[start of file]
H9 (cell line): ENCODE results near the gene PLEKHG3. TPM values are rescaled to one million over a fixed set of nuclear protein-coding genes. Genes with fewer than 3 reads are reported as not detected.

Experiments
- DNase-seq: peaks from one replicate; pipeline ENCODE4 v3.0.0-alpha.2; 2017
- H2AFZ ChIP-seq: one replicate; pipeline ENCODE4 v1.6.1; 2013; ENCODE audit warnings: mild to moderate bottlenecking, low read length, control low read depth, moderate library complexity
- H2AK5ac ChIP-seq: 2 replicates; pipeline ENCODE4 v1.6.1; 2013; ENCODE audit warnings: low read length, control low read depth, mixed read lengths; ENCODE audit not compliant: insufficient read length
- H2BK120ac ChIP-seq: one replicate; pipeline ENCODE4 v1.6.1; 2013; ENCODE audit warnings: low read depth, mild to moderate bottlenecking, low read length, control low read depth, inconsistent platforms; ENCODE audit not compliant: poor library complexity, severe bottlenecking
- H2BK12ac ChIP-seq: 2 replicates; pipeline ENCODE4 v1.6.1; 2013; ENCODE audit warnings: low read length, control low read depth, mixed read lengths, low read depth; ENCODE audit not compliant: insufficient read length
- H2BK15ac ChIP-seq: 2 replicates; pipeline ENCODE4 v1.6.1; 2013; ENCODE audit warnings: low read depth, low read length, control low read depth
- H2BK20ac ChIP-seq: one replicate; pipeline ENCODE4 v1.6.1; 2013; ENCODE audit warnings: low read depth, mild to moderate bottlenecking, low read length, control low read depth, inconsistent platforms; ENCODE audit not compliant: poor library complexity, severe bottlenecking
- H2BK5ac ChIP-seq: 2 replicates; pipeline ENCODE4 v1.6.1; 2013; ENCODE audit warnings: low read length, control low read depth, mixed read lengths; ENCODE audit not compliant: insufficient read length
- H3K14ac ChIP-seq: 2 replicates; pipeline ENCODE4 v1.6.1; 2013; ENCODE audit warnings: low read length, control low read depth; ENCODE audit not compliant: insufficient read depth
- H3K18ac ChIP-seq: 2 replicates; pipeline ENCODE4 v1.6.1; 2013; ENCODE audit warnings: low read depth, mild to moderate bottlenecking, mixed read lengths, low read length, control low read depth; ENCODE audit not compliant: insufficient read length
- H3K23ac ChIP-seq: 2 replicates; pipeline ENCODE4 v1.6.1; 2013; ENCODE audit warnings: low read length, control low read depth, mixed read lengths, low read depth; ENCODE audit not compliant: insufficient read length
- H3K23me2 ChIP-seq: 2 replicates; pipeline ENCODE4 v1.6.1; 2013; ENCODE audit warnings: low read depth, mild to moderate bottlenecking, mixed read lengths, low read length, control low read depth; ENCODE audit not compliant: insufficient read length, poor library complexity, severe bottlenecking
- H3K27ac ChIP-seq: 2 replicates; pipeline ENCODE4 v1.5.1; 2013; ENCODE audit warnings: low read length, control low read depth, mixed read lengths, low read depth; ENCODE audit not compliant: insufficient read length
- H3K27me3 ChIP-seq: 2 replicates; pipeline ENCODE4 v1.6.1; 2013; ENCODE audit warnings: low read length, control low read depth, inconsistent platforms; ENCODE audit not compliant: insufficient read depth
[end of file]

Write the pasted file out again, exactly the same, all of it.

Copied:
H9 (cell line): ENCODE results near the gene PLEKHG3. TPM values are rescaled to one million over a fixed set of nuclear protein-coding genes. Genes with fewer than 3 reads are reported as not detected.

Experiments
- DNase-seq: peaks from one replicate; pipeline ENCODE4 v3.0.0-alpha.2; 2017
- H2AFZ ChIP-seq: one replicate; pipeline ENCODE4 v1.6.1; 2013; ENCODE audit warnings: mild to moderate bottlenecking, low read length, control low read depth, moderate library complexity
- H2AK5ac ChIP-seq: 2 replicates; pipeline ENCODE4 v1.6.1; 2013; ENCODE audit warnings: low read length, control low read depth, mixed read lengths; ENCODE audit not compliant: insufficient read length
- H2BK120ac ChIP-seq: one replicate; pipeline ENCODE4 v1.6.1; 2013; ENCODE audit warnings: low read depth, mild to moderate bottlenecking, low read length, control low read depth, inconsistent platforms; ENCODE audit not compliant: poor library complexity, severe bottlenecking
- H2BK12ac ChIP-seq: 2 replicates; pipeline ENCODE4 v1.6.1; 2013; ENCODE audit warnings: low read length, control low read depth, mixed read lengths, low read depth; ENCODE audit not compliant: insufficient read length
- H2BK15ac ChIP-seq: 2 replicates; pipeline ENCODE4 v1.6.1; 2013; ENCODE audit warnings: low read depth, low read length, control low read depth
- H2BK20ac ChIP-seq: one replicate; pipeline ENCODE4 v1.6.1; 2013; ENCODE audit warnings: low read depth, mild to moderate bottlenecking, low read length, control low read depth, inconsistent platforms; ENCODE audit not compliant: poor library complexity, severe bottlenecking
- H2BK5ac ChIP-seq: 2 replicates; pipeline ENCODE4 v1.6.1; 2013; ENCODE audit warnings: low read length, control low read depth, mixed read lengths; ENCODE audit not compliant: insufficient read length
- H3K14ac ChIP-seq: 2 replicates; pipeline ENCODE4 v1.6.1; 2013; ENCODE audit warnings: low read length, control low read depth; ENCODE audit not compliant: insufficient read depth
- H3K18ac ChIP-seq: 2 replicates; pipeline ENCODE4 v1.6.1; 2013; ENCODE audit warnings: low read depth, mild to moderate bottlenecking, mixed read lengths, low read length, control low read depth; ENCODE audit not compliant: insufficient read length
- H3K23ac ChIP-seq: 2 replicates; pipeline ENCODE4 v1.6.1; 2013; ENCODE audit warnings: low read length, control low read depth, mixed read lengths, low read depth; ENCODE audit not compliant: insufficient read length
- H3K23me2 ChIP-seq: 2 replicates; pipeline ENCODE4 v1.6.1; 2013; ENCODE audit warnings: low read depth, mild to moderate bottlenecking, mixed read lengths, low read length, control low read depth; ENCODE audit not compliant: insufficient read length, poor library complexity, severe bottlenecking
- H3K27ac ChIP-seq: 2 replicates; pipeline ENCODE4 v1.5.1; 2013; ENCODE audit warnings: low read length, control low read depth, mixed read lengths, low read depth; ENCODE audit not compliant: insufficient read length
- H3K27me3 ChIP-seq: 2 replicates; pipeline ENCODE4 v1.6.1; 2013; ENCODE audit warnings: low read length, control low read depth, inconsistent platforms; ENCODE audit not compliant: insufficient read depth